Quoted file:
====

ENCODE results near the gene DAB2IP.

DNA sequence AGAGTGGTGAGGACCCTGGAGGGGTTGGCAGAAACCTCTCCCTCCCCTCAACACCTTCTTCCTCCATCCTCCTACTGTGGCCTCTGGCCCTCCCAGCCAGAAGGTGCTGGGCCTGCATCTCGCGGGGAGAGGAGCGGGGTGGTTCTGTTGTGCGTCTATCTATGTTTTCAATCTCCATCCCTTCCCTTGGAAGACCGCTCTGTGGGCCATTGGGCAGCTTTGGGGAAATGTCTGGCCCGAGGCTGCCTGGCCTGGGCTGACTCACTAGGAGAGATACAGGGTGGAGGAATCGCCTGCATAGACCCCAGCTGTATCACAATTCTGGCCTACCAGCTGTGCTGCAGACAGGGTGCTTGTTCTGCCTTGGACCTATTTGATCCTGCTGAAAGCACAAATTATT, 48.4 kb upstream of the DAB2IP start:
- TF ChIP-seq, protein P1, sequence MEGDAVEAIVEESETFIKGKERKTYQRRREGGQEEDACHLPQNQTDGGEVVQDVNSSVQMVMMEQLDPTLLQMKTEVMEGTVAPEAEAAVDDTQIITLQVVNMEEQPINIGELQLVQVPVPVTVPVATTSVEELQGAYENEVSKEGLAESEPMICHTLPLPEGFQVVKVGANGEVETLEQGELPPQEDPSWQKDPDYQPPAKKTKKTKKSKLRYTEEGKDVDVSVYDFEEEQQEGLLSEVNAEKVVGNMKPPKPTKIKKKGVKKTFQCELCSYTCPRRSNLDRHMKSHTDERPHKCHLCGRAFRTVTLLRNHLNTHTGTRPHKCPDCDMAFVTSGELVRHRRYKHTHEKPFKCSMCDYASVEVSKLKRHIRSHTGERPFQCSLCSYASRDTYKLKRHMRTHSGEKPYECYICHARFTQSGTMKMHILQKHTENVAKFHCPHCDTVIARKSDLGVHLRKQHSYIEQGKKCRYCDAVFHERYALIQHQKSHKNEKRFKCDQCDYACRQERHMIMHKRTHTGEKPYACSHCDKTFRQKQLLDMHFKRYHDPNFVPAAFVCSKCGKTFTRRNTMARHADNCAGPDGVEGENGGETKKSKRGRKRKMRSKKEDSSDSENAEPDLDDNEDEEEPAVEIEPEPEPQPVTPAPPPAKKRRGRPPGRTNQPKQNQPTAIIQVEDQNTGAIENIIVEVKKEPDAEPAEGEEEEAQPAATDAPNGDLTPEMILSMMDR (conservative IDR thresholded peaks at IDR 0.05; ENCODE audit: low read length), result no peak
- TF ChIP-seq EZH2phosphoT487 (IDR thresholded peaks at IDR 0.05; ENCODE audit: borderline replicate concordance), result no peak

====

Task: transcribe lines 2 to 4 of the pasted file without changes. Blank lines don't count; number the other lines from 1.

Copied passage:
DNA sequence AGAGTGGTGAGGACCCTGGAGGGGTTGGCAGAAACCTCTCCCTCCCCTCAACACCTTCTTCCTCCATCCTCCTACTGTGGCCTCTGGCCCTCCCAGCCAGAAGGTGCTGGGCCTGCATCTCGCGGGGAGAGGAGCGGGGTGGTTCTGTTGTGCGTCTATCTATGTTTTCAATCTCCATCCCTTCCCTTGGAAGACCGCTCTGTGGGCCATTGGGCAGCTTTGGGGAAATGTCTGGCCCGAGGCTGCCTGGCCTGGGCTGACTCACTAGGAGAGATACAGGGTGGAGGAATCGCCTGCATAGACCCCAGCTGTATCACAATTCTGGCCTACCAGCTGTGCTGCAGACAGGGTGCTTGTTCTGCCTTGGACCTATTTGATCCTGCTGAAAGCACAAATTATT, 48.4 kb upstream of the DAB2IP start:
- TF ChIP-seq, protein P1, sequence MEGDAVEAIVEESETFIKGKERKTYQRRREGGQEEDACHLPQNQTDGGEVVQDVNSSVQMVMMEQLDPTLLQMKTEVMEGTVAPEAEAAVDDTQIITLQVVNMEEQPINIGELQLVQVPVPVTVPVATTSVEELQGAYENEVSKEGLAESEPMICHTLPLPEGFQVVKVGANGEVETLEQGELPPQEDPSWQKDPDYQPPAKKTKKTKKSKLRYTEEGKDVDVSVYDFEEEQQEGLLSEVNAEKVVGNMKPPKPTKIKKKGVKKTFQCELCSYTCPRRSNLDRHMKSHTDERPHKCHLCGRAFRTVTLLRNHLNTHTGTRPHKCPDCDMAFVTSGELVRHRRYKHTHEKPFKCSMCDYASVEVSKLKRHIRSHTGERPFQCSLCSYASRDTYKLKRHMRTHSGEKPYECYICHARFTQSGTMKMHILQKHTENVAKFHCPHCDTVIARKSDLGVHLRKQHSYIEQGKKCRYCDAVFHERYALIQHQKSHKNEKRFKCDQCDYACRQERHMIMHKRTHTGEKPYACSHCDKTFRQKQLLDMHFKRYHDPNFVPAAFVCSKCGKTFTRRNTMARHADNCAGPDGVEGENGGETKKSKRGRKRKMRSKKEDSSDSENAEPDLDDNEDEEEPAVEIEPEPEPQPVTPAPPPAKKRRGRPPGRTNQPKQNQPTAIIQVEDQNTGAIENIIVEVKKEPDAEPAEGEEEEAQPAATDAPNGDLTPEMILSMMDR (conservative IDR thresholded peaks at IDR 0.05; ENCODE audit: low read length), result no peak
- TF ChIP-seq EZH2phosphoT487 (IDR thresholded peaks at IDR 0.05; ENCODE audit: borderline replicate concordance), result no peak